Use of Novel Information Technology in Military Medicine
& Mass Casualty Situation Training
Acta Universitatis Tamperensis No. 1507
By Jokela Jorma
Tampere University Press
Distributed By Coronet Books
$77.50 Paper original
In developed countries, novel information technologies have become an essential part of education in modern healthcare field. However, using these expensive and continuously developing technologies is often a challenge both for trainers and for students. In military medicine, as a part of national healthcare services, there are special needs for this kind of technology, especially when optimizing first aid and initial treatment in challenging field situations. The purpose of this thesis was to study the use of novel information mobile technologies in the training for military medicine and mass casualty situations. Methods chosen were short video clips, mobile medical information system (IS) and radio frequency identification technology (RFID).
Short video clips are potentially applicable as educational material in teaching advanced airway management and as the first means of introducing the use of a laryngeal tube (LT) or an intubating laryngeal mask (ILMA) to inexperienced military first-responder trainees with no prior hands-on experience. In a study, sixty medical non-commissioned officers were randomly assigned into one of two groups: the LT- and the ILMA-group. After viewing the video clips, the trainees were required to perform 10 consecutive, successful insertions of the given instrument into a manikin. The goal of 10 consecutive successful insertions was attained by all 30 subjects in the LT-group, and by 27 of 29 subjects in the ILMA-group with a maximum of 30 attempts. “Satisfactory” to “good” skill levels can be achieved with the applied video-clip demonstration method, even in inexperienced first-responder trainees lacking previous hands-on experience. Self-assessment measured by VAS score showed that the performance felt easy.
A mobile medical information system (IS) was compared between civilian medical students and physicians undergoing compulsory military service in Finland. Special emphasis was placed on differences in system usage and perceptions towards the mobile medical IS. Other points of interest were the important features of the mobile medical system, advantages and disadvantages of using the system in actual emergency situations and use of the device to search for general information. A questionnaire was handed to both sixth-year medical students at the University of Oulu, as well to medical students of similar academic level undergoing their military service. The two groups were found to have similar approaches towards the mobile system in different contexts. The results have helped to develop an understanding of how the two groups of users use a mobile medical information system while also providing insight into some behavioral differences between them. Not all of the differences were significant; indicating the possibility of developing a universal tool for both military and with some civilian application, but with supplemental content in military medicine for military medical officers (MO). When reporting on the possibility of the development of a universal tool for both military and civilian use, MO`s said that they would have liked to complement the mobile medical information system with military medical data.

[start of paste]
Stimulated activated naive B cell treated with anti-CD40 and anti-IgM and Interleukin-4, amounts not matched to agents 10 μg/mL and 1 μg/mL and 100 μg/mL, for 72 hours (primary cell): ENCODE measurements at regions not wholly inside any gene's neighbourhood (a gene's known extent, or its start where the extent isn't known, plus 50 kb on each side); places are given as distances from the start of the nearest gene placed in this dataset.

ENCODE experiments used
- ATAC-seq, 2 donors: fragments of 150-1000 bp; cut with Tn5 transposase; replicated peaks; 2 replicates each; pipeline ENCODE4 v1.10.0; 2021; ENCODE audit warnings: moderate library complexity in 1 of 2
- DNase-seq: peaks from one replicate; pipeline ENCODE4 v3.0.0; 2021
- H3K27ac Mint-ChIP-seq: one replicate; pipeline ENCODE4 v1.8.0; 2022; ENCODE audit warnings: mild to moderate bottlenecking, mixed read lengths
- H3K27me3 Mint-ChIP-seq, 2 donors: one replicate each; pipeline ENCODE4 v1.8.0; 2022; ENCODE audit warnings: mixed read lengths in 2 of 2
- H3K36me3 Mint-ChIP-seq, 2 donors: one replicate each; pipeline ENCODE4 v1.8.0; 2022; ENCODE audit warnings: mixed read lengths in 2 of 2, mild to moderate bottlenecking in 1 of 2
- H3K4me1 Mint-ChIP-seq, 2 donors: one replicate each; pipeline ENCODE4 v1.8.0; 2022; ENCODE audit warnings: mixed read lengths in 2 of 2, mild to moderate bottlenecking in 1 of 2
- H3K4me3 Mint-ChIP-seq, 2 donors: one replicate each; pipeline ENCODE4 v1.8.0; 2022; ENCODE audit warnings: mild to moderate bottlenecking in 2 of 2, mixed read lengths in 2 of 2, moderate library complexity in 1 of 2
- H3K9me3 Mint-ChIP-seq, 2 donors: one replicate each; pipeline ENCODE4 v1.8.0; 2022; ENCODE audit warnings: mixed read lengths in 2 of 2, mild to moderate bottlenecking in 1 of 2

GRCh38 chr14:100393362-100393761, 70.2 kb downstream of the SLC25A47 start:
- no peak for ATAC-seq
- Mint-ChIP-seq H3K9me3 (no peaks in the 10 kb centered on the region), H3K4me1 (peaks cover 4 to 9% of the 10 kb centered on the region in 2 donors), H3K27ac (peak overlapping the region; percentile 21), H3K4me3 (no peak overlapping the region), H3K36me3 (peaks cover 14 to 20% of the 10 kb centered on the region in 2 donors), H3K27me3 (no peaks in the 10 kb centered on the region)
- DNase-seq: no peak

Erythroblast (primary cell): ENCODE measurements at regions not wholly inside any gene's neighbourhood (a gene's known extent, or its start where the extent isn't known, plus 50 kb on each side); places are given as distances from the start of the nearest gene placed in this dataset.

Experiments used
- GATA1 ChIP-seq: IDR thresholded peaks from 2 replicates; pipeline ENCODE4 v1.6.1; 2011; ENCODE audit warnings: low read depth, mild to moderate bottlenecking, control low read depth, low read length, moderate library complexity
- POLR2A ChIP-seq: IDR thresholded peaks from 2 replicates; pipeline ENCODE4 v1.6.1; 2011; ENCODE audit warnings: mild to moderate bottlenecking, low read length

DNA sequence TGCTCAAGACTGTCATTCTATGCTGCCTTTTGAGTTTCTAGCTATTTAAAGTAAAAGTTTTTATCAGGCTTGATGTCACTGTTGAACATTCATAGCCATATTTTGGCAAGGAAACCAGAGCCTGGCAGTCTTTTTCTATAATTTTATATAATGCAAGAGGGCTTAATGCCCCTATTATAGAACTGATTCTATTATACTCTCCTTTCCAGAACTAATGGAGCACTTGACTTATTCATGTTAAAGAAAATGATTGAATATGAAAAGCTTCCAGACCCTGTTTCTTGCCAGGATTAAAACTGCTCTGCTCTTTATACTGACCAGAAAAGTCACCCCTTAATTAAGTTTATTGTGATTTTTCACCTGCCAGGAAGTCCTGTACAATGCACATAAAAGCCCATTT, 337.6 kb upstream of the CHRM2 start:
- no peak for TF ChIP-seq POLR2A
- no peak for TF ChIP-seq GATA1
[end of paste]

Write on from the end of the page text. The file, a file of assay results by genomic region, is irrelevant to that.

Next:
The applicability of radio frequency identification (RFID) technology and commercial cellular networks designed to provide an online triage system for handling civilian mass casualty situations was tested during a military field exercise. The system proved to be usable. Compared to the current system in use, it dramatically improved the general view of mass casualty situations and enhances medical emergency readiness in this military medical setting. The system can be adapted without any difficulties by the civilian sector for the management of disasters. The feasibility and the direct benefits of the system were evaluated in two separate, simulated civilian mass-casualty situations; one in Finland involving a passenger ship accident and another at a major airport in Sweden with a plane crash scenario. Both simulations involved multiple authorities and functioned as a test setting for comparing the disaster management’s situational awareness using the RFID -based system, where triage was done using both a mobile phone system with information sent automatically to the situation command center and the hospital, alongside a traditional method using paper triage tags. The development of situational awareness could be measured directly by comparing the availability of up-to date information at different points in the care chain with both systems. The RFID system proved easy to use, quick and stabile, and improved the situational awareness for the disaster management significantly. Information about the numbers and status of casualties was available for the coordinating units over an hour earlier in comparison to the traditional method. Results surpassed the traditional systems in all respects. It also dramatically improved the general view of mass casualty situations and enhanced medical emergency readiness in a multi-organizational medical setting.
The novel information technologies addressed here are of great value both pedagogically and technically in medical training in military medicine and mass casualty situations.
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